Like any job EMS has it’s negative aspects. Often we can get bogged down with them and forget why we became EMT’s or Paramedics and miss out on the cool stuff. The opportunities that can matter and leave us as individuals feeling like we have a pretty cool job after all.
Recently I had the opportunity to do a stand by for a Wounded Warrior Project Bike Ride.
If you know me you know that this is a foundation that I support and have in the past donated a percentage of sales to them. I never have had the chance though to be at an event in person and see first hand the amazing dedication of its members and the participation of the Wounded Warriors themselves.
We arrived at the staging area and I did not know this but the Project provides all the bicycles and tricycles and helmets. They provide the water and organizational support to have these events succeed. So as I watched the staff unload the bikes, lining them up I grew emotional knowing what this was all for. I began to realize this was more than the commercials I have seen on TV.
Not that I wasn’t aware of the depth of this organization and the importance of what they provide for our wounded veterans. I think it was more of seeing it first hand and perhaps knowing it was so much bigger than me and my simple donation.
As we began the riding route, a few bikes had issues. The WWP also had staff to troubleshoot and fix any issues with the bikes along the way. This was a short 13 mile ride and included one short break midway. During this break I knew my role was to support them in a medical role. My partner would go around to see if the participants needed anything from us during the break and to let them we were there should they require us. There was one rider who fell early in the ride but got back on his bike and continued on.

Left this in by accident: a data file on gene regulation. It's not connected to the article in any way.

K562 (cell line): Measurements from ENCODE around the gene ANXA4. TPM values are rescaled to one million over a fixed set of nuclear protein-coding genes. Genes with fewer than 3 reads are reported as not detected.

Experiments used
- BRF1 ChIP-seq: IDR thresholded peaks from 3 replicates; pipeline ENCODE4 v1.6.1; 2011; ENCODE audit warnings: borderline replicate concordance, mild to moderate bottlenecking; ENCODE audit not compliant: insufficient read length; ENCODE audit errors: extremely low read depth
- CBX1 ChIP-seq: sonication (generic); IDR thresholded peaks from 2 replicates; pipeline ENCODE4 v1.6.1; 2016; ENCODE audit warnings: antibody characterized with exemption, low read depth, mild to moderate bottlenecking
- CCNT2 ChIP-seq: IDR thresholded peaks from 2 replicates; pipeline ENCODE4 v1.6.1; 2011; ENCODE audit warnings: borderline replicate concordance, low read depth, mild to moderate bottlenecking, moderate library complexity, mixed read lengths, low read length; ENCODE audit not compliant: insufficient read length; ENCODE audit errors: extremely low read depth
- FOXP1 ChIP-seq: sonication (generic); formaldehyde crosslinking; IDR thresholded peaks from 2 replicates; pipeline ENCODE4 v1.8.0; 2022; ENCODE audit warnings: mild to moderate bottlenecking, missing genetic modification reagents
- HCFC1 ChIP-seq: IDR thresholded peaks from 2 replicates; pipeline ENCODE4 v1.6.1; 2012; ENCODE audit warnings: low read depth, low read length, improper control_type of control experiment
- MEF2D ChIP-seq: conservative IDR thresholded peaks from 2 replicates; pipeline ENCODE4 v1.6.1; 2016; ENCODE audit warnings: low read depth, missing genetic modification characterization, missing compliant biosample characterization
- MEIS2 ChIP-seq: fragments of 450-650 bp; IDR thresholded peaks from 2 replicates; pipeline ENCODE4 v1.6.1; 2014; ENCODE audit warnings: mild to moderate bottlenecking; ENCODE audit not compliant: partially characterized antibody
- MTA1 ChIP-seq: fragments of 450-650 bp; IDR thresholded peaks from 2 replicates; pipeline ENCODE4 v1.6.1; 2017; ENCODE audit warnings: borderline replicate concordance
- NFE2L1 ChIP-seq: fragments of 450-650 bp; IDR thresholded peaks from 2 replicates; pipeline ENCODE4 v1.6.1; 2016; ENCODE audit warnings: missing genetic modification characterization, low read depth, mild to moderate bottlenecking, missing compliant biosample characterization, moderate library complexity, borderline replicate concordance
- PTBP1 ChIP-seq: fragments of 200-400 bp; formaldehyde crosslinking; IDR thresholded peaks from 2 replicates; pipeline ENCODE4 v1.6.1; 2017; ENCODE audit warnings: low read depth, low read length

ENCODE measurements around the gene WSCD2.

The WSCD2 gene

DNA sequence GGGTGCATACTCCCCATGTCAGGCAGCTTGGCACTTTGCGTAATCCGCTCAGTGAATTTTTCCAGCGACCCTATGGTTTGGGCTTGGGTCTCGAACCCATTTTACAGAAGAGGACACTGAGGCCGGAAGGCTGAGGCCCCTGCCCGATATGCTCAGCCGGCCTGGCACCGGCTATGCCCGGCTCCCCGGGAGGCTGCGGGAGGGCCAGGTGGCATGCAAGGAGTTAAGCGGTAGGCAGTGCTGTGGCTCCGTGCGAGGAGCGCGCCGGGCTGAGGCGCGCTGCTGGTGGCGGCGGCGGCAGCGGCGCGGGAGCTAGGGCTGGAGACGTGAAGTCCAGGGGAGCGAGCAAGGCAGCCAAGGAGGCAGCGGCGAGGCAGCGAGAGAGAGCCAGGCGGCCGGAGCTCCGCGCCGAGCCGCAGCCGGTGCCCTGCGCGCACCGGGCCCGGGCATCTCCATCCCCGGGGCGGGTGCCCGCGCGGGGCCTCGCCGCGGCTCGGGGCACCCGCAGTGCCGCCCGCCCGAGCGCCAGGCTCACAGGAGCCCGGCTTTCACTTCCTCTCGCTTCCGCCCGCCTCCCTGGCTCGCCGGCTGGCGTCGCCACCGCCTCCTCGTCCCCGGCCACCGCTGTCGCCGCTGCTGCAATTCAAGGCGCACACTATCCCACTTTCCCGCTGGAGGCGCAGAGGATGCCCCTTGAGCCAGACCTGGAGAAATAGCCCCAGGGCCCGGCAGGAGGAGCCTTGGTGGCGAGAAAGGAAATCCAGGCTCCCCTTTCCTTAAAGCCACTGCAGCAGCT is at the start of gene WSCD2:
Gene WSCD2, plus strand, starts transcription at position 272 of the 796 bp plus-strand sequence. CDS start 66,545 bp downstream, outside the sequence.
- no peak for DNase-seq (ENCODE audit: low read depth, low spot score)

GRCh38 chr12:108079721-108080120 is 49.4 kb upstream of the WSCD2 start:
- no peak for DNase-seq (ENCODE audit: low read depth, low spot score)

In all there were about 35-40 participants and staff and the pace was set to the slowest rider, never leaving any one rider behind too far. It wasn’t a race. It was a ride to support the Wounded Warriors and the WWP.
The entire event lasted about 4 hours. Not long. But long enough to for me to realize that I get to do some pretty cool stuff in EMS.
I have been on Third Watch, meet actors, singers and athletes.
The honor I felt being a part of this Wounded Warrior Project Bike Ride was beyond anything I can think of in recent years. I suppose as a veteran myself I feel a connection to these warriors. While I can never compare what they have gone through or what they continue to struggle with. I still feel they are my brothers and sisters.
It is experiences like this that make me proud to be in EMS. That drive me forward to look beyond the negatives and focus on the positives.
Maybe we can’t all be a part of events like this. To sit back and say “What a cool job I have”.
Yet I have to disagree in that each day we have opportunities to say just that. The newborn we delivered, the STEMI we alerted, the CVA we recognized or even the hypoglycemic patients we treated. To me these are all pretty cool things we are a part of and do everyday.
I think by recognizing that we are professionals, that what we do for our patients and their families really can matter. We can say “What a cool job I have”.
We can feel honored in being in a position to help others when no one else can. It’s an honor that I think we all overlook sometimes. It’s an honor and privilege to be allowed into peoples homes everyday when they are at their worst. We must recognize this and treat it that way.
I hope you as my reader recognizes this. If not, my hope is that you get to do something cool like I have mentioned in this post. Something that makes you take a step back and realize that being offered these opportunities truly is a cool part about EMS.
I have posted some pictures below from the stand by and I hope you will go check out the Wounded Warrior Project by clicking here.